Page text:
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WINTER 2007-08


Letter from the Editor


Student Profile: Daniela Cadore

By Michaela McBride

Student Profile: Erin Hammons

By Ashley Johnson

Tech Guru

By Brian Neilson

Mechanism Improves Cyclist's Performance

By Khoa Chu

Alumni Tips

By Hannah Peterson

Bridges: Two Cities, Two Perspectives

By Brian Nielson

Bike Lanes: Making Space for Safety

By Natasha Richardson

Engineering the Downhill Bike

By Matt Buxton

Alumni Tips: Mindy Yechout

By Hannah Peterson

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Student Profile: Erin Hammons
Erin Hammons

Houston ... we have an intern. For Erin Hammons, the greatest benefit of interning is understanding the real world of engineering. Hammons, a junior mechanical engineer at the University of Nebraska-Lincoln, worked as a quality engineering intern at the NASA Goddard Space Flight Center in Greenbelt, Md.

She worked mainly with the Solar Dynamics Observatory, a near-Earth satellite scheduled to launch in December 2008. She also worked on the James Webb Space Telescope, the Hubble Space Telescope Service Mission 4 and the Lunar Reconnaissance Orbiter.

As a quality engineering intern, Hammons had many responsibilities. She assisted senior engineers with mechanical and electrical integration support and carried out many tests on spacecraft components. She wrote or reviewed many types of documents, such as problem reports, procedure deviations and work orders.

While performing duties that required her to work on the flight structure, Hammons was required to wear a “bunny suit.” A bunny suit covers everything on the worker except their eyes. Hammons had to wear this type of suit when she worked in a Class 10,000 clean room, which is an extremely controlled, sterile laboratory. Its temperature and humidity are constant, and the room is surrounded by air filters to keep the air in the room as pure as possible. The room is designed to never allow more than 10,000 particles larger than .5 microns per cubic foot of air in.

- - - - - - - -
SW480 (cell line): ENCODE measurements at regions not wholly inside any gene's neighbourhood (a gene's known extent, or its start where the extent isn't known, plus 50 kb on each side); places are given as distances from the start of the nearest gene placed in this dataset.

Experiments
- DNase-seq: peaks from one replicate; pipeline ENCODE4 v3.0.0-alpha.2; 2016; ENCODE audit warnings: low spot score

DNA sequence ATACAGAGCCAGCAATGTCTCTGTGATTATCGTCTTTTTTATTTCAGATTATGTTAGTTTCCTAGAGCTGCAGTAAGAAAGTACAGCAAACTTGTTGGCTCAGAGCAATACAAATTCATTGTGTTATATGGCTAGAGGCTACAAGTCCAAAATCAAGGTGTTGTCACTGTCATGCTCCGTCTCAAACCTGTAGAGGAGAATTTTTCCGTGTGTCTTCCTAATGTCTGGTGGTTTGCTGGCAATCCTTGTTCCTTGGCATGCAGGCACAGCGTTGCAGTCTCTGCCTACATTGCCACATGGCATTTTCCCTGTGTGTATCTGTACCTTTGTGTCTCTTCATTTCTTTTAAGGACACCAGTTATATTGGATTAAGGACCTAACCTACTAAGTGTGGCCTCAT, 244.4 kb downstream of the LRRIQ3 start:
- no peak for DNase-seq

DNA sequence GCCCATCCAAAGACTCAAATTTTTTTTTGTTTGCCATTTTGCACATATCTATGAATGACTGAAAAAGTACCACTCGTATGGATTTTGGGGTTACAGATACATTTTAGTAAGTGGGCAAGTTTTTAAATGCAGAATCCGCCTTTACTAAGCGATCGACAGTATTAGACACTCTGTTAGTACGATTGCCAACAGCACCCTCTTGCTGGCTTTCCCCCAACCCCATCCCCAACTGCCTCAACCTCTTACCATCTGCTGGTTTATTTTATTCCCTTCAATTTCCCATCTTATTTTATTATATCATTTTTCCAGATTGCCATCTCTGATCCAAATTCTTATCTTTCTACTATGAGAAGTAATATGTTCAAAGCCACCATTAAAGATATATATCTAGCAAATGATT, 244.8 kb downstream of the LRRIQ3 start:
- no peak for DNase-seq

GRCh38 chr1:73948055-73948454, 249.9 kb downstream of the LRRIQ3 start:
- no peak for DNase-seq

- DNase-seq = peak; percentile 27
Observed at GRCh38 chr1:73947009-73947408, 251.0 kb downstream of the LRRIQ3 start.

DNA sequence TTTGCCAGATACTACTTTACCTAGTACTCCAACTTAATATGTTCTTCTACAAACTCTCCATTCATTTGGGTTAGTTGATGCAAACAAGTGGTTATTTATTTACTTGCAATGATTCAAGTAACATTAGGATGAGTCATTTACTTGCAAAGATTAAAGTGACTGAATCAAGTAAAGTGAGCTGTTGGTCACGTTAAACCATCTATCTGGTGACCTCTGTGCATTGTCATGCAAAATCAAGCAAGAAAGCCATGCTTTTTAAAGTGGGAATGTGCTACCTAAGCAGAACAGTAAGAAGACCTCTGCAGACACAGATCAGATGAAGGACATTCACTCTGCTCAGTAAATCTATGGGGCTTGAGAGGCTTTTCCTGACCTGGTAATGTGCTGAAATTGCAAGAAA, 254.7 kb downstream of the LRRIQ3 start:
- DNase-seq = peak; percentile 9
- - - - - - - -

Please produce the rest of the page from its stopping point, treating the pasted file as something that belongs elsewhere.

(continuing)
Erin learned many valuable lessons while working for NASA.

“My favorite part was working on actual NASA missions with people who were as passionate about their jobs as I was. I worked with many fantastic engineers who were always willing to help me learn.”

Hammons also learned the immense value of teamwork. She noticed that all the engineers worked diligently to help the project succeed.

Dennis D. Schulte, a professor of engineering at UNL, says that internships have many benefits for a student.

“First and foremost, internships give you a taste of engineering in the real world,” Schulte says. “Secondly, internships can give you a feel for the application of certain aspects of courses you have taken or will take.”

Hammons said she gained an invaluable sense of confidence and understanding about the engineering world during her internship. She said she is better able to understand the relationship between her engineering classes and a real engineering job. She is able to apply what she learned at NASA to her courses.

“I think internships are the most important thing an undergrad can do. I would definitely recommend taking an internship wherever you can get one,” Hammons said. “It’s hard work, but it’s worth it!”



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